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    FOOD, AIR, AND EXERCISE

    THE Bible was given for the well-being of man in this life, as well as a rule by which he may attain to immortal life. And the first grand hygienic rule laid down was that which prescribed man’s diet. God said to Adam, “Behold, I have given you every herb bearing seed, which is upon the face of all the earth, and every tree, in the which is the fruit of a tree yielding seed; to you it shall be for meat.” 1Genesis 1:29. To every tree of the garden, excepting one, our first parents were to have free access. 2Genesis 2:16, 17.BHY 169.1

    The very general belief that the Bible sustains flesh-eating, swine’s flesh not excepted, makes it difficult to impress the minds of Christian men and women with the importance of adopting the vegetarian diet, until this false notion is removed. We are aware, however, that it is no small task to remove prejudice from minds, especially on subjects in which appetite is concerned.BHY 169.2

    There are certain facts which have an important bearing upon the subject of flesh as an article of food. These we will briefly notice.BHY 169.3

    It was not the plan of God in creation that the life of any of his creatures should be taken. Death, in man or beast, wherever it might exist, came in consequence of sin, and this whole mammoth custom of taking the life of God’s creatures to sustain human life, is simply the fruit of transgression. Had our first parents maintained their Eden innocence, had the curse never fallen upon man or beast, the earth would never have been stained with a drop of blood; the almost universal custom of flesh-eating, with its attendant pain and death, would never have been known.BHY 169.4

    The Creator, in definitely stating what should constitute food for man, did not mention flesh. If he had formed the human teeth to tear the flesh of animals, as some urge, and designed that we should subsist largely upon animal food, flesh would have been at least mentioned in Adam’s bill of fare. The word meat, as used in the Bible, means simply food, and is so defined by the best authorities. The American Tract Society’s Bible Dictionary says: “Meat, in the English Bible, usually signifies food, and not merely flesh. Genesis 1:29, 30; Matthew 15:37. So in Luke 24:41: ‘Have ye here any meat?’ literally, anything to eat? The meat-offerings of the Jews were made of flour and oil. Leviticus 2.” William Smith, classical examiner of the University of London, in his Dictionary of the Bible, says of the word meat: “It does not appear that the word meat is used in any one instance in the authorized version of either the Old or the New Testament in the sense which it now almost exclusively bears of animal food. The latter is denoted uniformly by flesh.” Animal food, then, did not constitute any part of the bill of fare of the holy pair in Eden. As true as the book of Genesis, that first venerable gentleman, who lived nine hundred and thirty years, without either the dyspepsia or the gout, was a vegetarian.BHY 169.5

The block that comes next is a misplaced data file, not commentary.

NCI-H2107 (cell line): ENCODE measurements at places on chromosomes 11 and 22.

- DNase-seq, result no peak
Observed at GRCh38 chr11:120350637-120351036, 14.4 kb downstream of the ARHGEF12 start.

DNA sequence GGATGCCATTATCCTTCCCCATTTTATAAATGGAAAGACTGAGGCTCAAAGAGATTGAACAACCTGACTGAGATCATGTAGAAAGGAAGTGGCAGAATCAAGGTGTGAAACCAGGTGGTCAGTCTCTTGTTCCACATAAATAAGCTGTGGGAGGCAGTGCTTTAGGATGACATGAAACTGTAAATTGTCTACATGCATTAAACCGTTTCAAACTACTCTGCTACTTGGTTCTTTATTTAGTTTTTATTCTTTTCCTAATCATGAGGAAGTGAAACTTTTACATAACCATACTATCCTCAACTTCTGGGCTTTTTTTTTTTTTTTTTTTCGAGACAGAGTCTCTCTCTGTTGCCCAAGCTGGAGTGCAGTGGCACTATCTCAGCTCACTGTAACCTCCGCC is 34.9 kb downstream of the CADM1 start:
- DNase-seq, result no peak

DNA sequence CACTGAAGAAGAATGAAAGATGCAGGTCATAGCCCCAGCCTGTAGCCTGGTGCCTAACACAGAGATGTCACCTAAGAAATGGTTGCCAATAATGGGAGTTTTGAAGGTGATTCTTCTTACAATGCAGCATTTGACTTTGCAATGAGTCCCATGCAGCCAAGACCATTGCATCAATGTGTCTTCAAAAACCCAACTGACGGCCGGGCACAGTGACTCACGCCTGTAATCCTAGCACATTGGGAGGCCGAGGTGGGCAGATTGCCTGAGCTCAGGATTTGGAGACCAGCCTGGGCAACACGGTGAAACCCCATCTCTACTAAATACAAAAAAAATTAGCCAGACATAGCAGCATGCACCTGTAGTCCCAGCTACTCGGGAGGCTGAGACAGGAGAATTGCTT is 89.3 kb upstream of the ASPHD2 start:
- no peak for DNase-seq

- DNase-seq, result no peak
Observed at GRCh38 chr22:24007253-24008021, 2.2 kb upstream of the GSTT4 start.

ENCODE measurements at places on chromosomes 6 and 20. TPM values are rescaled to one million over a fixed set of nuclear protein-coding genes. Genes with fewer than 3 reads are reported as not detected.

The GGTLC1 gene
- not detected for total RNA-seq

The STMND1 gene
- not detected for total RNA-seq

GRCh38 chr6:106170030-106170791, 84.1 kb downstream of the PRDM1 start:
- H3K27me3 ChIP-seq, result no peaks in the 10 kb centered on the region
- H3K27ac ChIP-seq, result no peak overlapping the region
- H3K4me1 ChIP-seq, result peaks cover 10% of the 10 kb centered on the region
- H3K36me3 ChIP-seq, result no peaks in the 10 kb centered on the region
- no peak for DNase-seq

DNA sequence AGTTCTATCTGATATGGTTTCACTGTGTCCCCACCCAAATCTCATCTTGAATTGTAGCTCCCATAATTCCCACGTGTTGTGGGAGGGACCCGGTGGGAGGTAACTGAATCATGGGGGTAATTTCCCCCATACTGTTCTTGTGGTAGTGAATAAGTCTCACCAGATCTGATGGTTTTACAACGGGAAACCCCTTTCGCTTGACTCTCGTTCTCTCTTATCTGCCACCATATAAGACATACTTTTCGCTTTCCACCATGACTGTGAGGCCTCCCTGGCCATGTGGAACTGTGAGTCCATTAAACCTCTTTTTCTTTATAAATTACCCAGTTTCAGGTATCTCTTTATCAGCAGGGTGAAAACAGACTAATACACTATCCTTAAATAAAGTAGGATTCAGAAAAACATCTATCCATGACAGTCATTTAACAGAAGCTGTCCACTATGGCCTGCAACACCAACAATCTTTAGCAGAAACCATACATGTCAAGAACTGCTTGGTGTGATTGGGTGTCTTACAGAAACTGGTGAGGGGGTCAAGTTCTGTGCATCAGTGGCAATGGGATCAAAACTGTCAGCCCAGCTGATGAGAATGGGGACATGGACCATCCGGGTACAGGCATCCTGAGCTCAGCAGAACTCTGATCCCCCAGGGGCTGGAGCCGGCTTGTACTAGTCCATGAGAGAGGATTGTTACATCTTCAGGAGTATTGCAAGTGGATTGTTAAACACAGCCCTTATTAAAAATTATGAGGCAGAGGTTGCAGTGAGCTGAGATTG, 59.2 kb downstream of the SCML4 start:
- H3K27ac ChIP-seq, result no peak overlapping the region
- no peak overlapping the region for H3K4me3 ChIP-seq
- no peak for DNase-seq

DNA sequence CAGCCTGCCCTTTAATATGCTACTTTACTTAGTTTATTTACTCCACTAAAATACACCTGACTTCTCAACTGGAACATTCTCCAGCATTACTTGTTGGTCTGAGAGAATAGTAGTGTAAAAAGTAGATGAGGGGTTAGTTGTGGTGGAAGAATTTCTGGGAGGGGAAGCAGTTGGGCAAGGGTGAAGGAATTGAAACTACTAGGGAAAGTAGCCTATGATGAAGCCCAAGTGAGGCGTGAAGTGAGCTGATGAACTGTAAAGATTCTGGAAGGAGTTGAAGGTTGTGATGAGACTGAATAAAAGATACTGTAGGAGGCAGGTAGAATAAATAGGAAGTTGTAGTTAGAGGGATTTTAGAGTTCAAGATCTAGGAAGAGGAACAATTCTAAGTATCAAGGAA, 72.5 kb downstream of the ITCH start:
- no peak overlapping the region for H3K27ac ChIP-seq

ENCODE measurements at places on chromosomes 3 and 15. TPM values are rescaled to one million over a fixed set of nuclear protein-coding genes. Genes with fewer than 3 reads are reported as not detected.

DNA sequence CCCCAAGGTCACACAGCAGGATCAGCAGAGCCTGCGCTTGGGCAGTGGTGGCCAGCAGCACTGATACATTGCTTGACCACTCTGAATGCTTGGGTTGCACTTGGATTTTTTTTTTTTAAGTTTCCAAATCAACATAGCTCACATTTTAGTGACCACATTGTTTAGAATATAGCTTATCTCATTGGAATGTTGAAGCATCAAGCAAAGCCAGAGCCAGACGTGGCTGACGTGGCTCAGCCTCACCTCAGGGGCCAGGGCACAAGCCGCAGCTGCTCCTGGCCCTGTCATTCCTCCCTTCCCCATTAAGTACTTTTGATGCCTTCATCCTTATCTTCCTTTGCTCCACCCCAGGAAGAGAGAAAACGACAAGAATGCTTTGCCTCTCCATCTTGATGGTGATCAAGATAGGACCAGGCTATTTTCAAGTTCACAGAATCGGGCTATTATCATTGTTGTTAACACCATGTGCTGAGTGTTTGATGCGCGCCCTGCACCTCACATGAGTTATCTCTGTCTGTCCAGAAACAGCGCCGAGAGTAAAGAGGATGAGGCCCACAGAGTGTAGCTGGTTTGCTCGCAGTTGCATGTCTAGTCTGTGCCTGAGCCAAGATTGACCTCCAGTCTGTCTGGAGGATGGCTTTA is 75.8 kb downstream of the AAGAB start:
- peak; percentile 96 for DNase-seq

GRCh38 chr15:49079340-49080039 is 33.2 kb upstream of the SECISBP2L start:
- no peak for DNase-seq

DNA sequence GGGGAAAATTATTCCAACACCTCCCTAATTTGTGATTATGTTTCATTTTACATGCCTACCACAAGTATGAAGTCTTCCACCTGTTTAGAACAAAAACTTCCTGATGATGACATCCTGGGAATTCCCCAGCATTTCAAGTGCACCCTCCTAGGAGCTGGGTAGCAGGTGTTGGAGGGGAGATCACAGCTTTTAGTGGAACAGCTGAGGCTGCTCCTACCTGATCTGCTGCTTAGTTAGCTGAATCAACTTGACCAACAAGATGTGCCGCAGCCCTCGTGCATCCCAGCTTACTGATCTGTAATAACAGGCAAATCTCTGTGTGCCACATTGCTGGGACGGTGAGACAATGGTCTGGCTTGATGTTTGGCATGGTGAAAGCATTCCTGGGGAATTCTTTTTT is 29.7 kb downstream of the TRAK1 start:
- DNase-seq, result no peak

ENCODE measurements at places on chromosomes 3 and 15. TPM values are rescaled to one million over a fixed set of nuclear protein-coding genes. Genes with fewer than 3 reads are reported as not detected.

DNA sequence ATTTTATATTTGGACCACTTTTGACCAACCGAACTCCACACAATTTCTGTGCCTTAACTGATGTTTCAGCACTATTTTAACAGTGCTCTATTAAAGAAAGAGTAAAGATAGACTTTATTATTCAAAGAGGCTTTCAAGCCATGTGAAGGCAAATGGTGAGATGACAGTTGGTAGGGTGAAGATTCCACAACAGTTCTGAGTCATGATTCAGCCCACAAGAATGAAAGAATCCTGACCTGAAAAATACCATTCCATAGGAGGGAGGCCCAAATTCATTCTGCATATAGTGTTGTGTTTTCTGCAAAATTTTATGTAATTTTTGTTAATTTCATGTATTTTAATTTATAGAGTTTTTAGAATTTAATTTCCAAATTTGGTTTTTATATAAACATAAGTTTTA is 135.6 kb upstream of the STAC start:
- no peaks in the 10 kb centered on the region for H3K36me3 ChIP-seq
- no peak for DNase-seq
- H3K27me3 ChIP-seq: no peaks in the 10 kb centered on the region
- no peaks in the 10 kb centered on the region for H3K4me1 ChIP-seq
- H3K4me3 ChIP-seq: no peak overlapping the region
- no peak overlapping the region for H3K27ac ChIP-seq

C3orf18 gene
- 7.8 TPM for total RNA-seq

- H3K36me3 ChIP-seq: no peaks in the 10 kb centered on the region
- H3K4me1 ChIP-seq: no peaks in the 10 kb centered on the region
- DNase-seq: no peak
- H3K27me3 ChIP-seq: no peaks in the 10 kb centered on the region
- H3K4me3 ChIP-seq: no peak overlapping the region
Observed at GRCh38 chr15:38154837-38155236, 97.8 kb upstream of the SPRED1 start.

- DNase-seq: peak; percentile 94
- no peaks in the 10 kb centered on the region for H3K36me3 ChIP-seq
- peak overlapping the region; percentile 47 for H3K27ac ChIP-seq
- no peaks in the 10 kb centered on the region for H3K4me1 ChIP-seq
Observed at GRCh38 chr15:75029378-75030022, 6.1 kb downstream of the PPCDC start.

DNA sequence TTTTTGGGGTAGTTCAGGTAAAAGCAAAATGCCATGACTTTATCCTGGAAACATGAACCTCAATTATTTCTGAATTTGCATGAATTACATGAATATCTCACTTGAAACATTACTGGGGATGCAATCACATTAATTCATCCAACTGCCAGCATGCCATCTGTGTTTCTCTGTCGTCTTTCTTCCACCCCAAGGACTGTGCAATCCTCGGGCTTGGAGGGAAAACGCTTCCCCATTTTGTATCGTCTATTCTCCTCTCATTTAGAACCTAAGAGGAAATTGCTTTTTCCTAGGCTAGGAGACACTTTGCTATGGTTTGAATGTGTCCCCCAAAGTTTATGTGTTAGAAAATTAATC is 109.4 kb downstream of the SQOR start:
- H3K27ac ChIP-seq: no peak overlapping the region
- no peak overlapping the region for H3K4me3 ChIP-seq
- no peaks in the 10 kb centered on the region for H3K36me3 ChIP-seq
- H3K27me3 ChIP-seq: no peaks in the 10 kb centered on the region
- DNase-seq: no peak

So far as we can learn from the sacred record, it was not until after the flood, a period of more than sixteen hundred years from the expulsion from Eden, that permission was given man to eat flesh. Its use had then become a matter of necessity. The waters of the flood had been upon the earth more than a year. By this time the patriarch’s stock of provisions must have been very low, and the desolated earth could furnish nothing until it could be produced from the seed preserved in the ark. In this state of things, God said to Noah, “Every moving thing that liveth shall be meat for you; even as the green herb have I given you all things.” 1Genesis 9:3. The very language of this permission conveys the idea that, up to that time, the green herb, or that which grew out of the ground, — vegetables, fruits, and grains, — constituted man’s diet.BHY 170.1

    And certainly, judging from the sacred record, that was a time of remarkably good health. From Adam to Noah, a period of more than sixteen hundred years of vegetarian living, no mention is made of the sickness and death of children, of feebleness in youth or middle age, or of fevers, dyspepsia, gout, or consumption. All lived in the full enjoyment of health nearly one thousand years, or until the springs of life, at last grown weary, stood still. Obituary notices of that time do not mention local diseases, which in our day are caused by the breaking down of certain organs of the system while others remain strong. We read of no sufferings long drawn out, no excruciating agonies in death. The record simply gives the measure of each life, and its cessation.BHY 170.2

    “And all the days that Adam lived were nine hundred and thirty years; and he died.”BHY 171.1

    “And all the days of Seth were nine hundred and twelve years; and he died.”BHY 171.2

    “And all the days of Enos were nine hundred and five years; and he died.”BHY 171.3

    “And all the days of Cainan were nine hundred and ten years; and he died.”BHY 171.4

    “And all the days of Mahalaleel were eight hundred ninety and five years; and he died.”BHY 171.5